My Mom loved hugs and was a world-class hugger. She passed this trait on to me.
I didn’t have children, and I’m single, so I don’t have those built-in hugs like some folks. I know other people don’t have hugs built into their lives either.
So, sometimes, I take a FREE HUGS sign to the farmers market or other public place and offer hugs to strangers.
Sometimes I do this after a traumatic event (like the 2016 election). But other times, it’s just because I could use some hugs (and I know other can, too).
There is always a wide assortment of folks who hug me, and everyone (including me) gets so much joy from the experience.
In 2022, I gave hugs as art during an open studio event in my neighborhood.
So, naturally, this NFT project involves hugs also.
During the pandemic, I decided that hugs were fairly safe when both people turned their heads in opposite directions. I only give hugs to those who want them, and I try to keep us both safe.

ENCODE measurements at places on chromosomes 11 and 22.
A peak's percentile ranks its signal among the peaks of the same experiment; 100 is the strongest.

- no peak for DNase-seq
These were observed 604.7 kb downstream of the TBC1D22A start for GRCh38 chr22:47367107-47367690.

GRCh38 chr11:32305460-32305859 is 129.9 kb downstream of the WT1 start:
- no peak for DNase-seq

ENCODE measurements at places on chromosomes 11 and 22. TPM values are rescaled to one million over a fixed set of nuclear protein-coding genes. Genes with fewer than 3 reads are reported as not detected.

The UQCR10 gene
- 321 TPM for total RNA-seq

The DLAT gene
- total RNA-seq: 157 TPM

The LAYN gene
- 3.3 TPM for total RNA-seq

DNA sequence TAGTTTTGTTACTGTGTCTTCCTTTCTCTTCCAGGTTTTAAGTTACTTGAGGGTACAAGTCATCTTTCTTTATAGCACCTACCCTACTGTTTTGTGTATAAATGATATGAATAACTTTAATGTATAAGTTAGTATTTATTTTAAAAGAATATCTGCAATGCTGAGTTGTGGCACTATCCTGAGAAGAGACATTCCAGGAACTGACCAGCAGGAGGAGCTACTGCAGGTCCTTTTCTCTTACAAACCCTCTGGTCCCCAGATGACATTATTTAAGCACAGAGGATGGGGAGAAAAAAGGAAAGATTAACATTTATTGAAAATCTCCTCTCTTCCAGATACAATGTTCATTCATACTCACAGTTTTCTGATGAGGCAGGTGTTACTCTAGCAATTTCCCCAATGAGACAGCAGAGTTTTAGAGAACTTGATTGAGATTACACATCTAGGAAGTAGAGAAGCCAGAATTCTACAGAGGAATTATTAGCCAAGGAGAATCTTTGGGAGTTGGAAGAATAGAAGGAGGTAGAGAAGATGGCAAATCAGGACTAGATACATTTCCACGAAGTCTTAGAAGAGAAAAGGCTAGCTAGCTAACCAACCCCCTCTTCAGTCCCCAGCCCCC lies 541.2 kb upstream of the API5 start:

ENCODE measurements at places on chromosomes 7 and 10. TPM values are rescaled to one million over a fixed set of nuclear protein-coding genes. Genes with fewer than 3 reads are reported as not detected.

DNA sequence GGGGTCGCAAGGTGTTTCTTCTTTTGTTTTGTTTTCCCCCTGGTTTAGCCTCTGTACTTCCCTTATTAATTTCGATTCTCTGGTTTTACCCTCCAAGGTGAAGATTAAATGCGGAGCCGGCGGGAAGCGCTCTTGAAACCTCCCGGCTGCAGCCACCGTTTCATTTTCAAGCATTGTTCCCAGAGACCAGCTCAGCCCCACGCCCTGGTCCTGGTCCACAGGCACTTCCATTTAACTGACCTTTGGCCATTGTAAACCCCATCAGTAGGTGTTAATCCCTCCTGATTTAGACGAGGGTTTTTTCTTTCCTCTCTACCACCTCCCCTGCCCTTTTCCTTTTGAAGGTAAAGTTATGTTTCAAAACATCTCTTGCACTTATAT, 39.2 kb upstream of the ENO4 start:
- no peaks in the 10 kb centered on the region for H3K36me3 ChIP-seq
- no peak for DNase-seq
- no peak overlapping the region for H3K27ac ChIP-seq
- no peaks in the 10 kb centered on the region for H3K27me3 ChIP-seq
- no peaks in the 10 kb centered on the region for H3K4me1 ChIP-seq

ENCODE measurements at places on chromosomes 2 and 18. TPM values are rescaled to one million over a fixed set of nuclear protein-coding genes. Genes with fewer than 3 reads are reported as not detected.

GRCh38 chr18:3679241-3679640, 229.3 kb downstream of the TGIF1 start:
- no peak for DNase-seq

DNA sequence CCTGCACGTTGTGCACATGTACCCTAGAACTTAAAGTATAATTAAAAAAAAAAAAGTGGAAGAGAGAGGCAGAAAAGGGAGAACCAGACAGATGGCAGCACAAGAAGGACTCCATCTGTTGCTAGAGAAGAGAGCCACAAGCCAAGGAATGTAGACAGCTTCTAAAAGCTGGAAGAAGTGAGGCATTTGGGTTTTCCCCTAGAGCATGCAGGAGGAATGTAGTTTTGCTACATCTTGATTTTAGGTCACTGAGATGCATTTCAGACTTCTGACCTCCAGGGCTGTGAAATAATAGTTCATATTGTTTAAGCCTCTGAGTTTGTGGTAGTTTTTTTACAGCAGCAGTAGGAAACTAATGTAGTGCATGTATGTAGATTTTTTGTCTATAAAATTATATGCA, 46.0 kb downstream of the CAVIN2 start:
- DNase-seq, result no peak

People need physical contact, and it’s surprising how many don’t get it often.
Hugs have so many beneficial qualities:
- Hugging releases oxytocin and other emotionally positive brain chemicals. These chemicals can make you feel happier and less stressed.
- Hugging also stimulates dopamine and serotonin production in your body.
- The stress-reducing effects of hugging might also work to keep you healthier.
- Hugging can be good for your heart health.
- Hugging is a very comforting and communicative type of touch.
Family therapist Virginia Satir once said, “We need four hugs a day for survival. We need 8 hugs a day for maintenance. We need 12 hugs a day for growth.” While that may sound like a lot of hugs, it seems like too many hugs are better than not enough.
So let’s get hugging!